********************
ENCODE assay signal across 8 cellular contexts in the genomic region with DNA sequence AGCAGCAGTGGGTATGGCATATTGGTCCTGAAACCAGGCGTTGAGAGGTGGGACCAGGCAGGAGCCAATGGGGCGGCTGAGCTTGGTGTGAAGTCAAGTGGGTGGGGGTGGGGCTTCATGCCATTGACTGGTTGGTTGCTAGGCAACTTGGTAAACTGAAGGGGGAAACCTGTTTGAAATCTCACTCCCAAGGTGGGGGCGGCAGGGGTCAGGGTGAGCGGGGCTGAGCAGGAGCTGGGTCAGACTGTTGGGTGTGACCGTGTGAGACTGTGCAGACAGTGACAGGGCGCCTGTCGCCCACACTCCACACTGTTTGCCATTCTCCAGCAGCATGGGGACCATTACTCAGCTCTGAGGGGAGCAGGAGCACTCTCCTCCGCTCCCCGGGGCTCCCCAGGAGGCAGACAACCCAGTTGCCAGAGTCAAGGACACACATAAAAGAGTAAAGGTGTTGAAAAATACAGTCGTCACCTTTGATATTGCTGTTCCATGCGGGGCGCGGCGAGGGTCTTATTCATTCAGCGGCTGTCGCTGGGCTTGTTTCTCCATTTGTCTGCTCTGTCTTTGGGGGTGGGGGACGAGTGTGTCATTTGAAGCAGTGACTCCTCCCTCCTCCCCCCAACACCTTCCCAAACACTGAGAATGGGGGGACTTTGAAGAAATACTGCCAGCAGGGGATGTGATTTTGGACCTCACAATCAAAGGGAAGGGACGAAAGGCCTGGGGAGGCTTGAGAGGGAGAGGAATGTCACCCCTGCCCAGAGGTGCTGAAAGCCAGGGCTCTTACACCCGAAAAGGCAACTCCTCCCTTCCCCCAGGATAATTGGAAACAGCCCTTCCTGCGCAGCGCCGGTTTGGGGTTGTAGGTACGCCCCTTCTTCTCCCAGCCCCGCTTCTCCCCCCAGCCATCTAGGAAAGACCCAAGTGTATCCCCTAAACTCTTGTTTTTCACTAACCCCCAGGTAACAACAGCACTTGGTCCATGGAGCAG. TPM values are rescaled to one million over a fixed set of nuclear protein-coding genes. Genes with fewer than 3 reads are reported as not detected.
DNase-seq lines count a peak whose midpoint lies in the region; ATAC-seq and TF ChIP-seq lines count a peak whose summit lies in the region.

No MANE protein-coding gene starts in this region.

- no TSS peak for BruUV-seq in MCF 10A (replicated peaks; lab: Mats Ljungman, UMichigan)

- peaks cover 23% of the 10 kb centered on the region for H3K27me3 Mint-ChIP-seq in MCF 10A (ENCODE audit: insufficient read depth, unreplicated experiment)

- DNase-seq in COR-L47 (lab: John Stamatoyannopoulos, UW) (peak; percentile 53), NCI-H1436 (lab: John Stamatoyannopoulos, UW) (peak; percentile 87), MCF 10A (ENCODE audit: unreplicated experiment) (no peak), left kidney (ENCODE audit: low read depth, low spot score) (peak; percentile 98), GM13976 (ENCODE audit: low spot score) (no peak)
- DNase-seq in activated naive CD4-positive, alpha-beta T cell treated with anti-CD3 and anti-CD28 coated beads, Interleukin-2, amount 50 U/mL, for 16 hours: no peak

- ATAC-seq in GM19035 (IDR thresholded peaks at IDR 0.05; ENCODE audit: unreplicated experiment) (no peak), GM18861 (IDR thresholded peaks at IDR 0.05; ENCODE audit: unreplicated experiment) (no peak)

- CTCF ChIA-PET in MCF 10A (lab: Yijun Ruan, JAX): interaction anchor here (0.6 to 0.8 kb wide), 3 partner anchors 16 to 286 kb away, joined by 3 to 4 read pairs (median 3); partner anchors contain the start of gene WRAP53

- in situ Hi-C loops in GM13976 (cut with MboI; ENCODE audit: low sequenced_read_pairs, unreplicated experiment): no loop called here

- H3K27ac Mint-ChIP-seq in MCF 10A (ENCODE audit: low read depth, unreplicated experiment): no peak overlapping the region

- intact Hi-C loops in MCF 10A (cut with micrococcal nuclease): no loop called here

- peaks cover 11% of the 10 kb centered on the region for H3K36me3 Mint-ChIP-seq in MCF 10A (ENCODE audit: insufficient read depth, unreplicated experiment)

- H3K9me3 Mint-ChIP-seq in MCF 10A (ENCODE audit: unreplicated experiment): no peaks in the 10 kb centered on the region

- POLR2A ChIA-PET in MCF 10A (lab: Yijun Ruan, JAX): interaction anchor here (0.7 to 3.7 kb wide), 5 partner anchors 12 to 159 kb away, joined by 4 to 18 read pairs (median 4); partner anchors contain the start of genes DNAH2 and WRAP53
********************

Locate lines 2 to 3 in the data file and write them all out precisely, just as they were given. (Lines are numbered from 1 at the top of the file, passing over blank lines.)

DNase-seq lines count a peak whose midpoint lies in the region; ATAC-seq and TF ChIP-seq lines count a peak whose summit lies in the region.

No MANE protein-coding gene starts in this region.